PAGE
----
Run well, asset monetisation could build new efficiencies, unlock value and draw in a new breed of investors

…and Some Challenges

Despite its obvious advantages, there are some grey areas around the NMP. First, there is no clear plan – even in a two-volume government document on the subject – as to how the funds raised will actually be channelled into new infrastructure projects.

Second, given India’s past track-record with PPPs and disinvestment, there is a likelihood of targets getting missed, perhaps by a long distance. Investors remain wary about operational and regulatory uncertainties in the infrastructure space, and many may hesitate to take the plunge. It may therefore require a few brave souls to lead the way.

A third concern – that lessees may exercise monopoly powers, including over pricing, or that they may lay-off workers en masse – is perhaps less salient. Most infrastructure assets are, by definition, monopolies, and without adequate safeguards, there is a risk that larger entities will scoop up the rights to multiple assets in the same space. However, India has mechanisms to check for abuses of monopoly power, including regulatory authorities such as the Competition Commission of India (CCI). Moreover, it is eminently possible to build price-checks into the contracts from the get-go. Similarly, the threat of lay-offs can be mitigated, at least in part, by entering into ‘wet leases’ that safeguard jobs – even if this involves a reduced pay-out to the government.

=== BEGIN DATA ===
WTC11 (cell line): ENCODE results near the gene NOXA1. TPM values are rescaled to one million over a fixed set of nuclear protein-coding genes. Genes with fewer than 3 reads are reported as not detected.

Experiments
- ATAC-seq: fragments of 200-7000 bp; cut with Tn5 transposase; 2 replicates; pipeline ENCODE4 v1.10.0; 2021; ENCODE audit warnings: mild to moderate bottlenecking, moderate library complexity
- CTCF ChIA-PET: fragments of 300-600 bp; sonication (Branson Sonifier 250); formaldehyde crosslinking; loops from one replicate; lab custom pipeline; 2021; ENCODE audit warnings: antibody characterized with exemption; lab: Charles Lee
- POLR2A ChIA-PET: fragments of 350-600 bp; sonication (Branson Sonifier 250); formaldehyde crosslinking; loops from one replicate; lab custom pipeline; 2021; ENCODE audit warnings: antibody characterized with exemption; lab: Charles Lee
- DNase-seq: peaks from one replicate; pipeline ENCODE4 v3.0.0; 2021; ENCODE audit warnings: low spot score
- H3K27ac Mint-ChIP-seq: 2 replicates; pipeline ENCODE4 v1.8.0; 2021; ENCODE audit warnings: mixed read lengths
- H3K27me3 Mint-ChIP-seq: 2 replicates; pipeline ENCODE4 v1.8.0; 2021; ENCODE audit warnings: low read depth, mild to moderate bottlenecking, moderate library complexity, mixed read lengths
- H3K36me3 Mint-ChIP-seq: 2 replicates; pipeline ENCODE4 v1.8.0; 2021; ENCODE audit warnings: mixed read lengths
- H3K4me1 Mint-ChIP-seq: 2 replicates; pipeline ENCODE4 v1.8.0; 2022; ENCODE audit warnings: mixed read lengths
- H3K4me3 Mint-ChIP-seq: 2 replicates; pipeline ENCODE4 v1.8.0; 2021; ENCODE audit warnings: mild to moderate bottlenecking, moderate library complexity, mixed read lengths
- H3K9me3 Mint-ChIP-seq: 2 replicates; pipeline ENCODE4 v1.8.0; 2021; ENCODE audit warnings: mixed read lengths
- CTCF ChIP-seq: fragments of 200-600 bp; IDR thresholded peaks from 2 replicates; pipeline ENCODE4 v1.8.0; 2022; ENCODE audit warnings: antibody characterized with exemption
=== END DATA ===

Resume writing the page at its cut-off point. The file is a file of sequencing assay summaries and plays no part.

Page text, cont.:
…but some obvious perils lie ahead

All said, the NMP is a welcome step in the right direction. Executed well, it could vastly improve asset utilisation, unlock huge value and draw the private sector more meaningfully into a sector with which it has historically been hesitant to engage in.

This paper has been produced by IMA’s in-house research team based on a longer report, ‘Winning Finance Transformation: Insights for Success,’ published by IMA in collaboration with IBM India. It is meant for the exclusive consumption of IMA’s Peer Group Forum members and may not be copied, shared or distributed without explicit permission. The paper, together with a podcast version is also available on the IMA app, which can be downloaded from GooglePlaystoreand AppleAppstore, and the Knowledge Centre of our IMA Forum members may log in using their personalised website access codes.